Within the amphetamine drug family, there’s a whole load of members. One of the more prevalent is speed.
Speed, a drug often shrouded in both intrigue and concern, is a stimulant that has garnered significant attention due to its potent effects and widespread use. Commonly known as a form of methamphetamine, speed is less potent and addictive than its counterpart – crystal meth – but still carries a range of powerful effects. We’re going to be delving into the world of this substance: what it is, how it’s used, its impact on users, and the associated side effects. Let’s do this.
What is Speed?
Speed has a host of names. Some call it Amphetamine Sulphate, Base, Billy, Paste, Speed, Sulph, and Whizz. In fact, you’ve probably heard of speed because a lot of common drugs are usually cut with it. It’s cheaper than the likes of MDMA or cocaine so it’s likely that a worse batch of drugs will have speed in there somewhere – to boost the substance. Laguna Treatment writes:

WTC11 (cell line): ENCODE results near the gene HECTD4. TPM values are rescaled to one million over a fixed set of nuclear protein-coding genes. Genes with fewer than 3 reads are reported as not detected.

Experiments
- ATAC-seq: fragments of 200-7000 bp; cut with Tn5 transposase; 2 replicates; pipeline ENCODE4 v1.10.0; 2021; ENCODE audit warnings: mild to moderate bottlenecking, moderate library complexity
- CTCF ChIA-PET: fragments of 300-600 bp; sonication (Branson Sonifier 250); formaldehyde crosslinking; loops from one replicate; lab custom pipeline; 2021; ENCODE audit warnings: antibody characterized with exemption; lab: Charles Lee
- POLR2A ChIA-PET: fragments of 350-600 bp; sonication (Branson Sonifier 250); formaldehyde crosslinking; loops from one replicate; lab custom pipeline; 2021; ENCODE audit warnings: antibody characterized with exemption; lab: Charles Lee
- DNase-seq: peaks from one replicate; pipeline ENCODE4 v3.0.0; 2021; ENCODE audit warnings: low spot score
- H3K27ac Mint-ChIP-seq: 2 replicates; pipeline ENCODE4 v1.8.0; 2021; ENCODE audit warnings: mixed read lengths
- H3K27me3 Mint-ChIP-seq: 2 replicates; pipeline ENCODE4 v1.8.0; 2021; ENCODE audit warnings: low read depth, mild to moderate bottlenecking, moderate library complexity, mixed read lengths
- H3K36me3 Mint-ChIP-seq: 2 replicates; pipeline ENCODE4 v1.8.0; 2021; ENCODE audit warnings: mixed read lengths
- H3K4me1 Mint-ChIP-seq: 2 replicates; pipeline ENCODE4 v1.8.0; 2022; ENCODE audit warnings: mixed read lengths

“Many drug cartels will cut cocaine with additives and fillers in order to increase their profit margins. The most common cocaine additives are typically cheaper (and sometimes more harmful) than the original substance and appear similar in color and texture, so they are easily mixed into the product without the user knowing. Estimates of the purity of cocaine that is bought on the street may range from 20% to 65% pure.“
Speed is a type of amphetamine, a central nervous system stimulant that significantly affects how the brain and body function. It falls under the broader category of methamphetamines, which are known for their potent stimulating properties. Speed may be less potent than crystal meth, yet it still has substantial effects on its users. For many, especially in Europe, speed is seen as a cheaper form of cocaine.
What it Looks Like
Speed typically appears as a powder that can range in colour from white to brown, and it may contain traces of grey or pink. It has a strong smell and a bitter taste. The primary chemical in speed is amphetamine sulphate. Unlike some amphetamines prescribed for medical conditions like narcolepsy or ADHD, speed is usually produced and sold illegally. The main forms of illicit methamphetamine include speed, base, and crystal meth.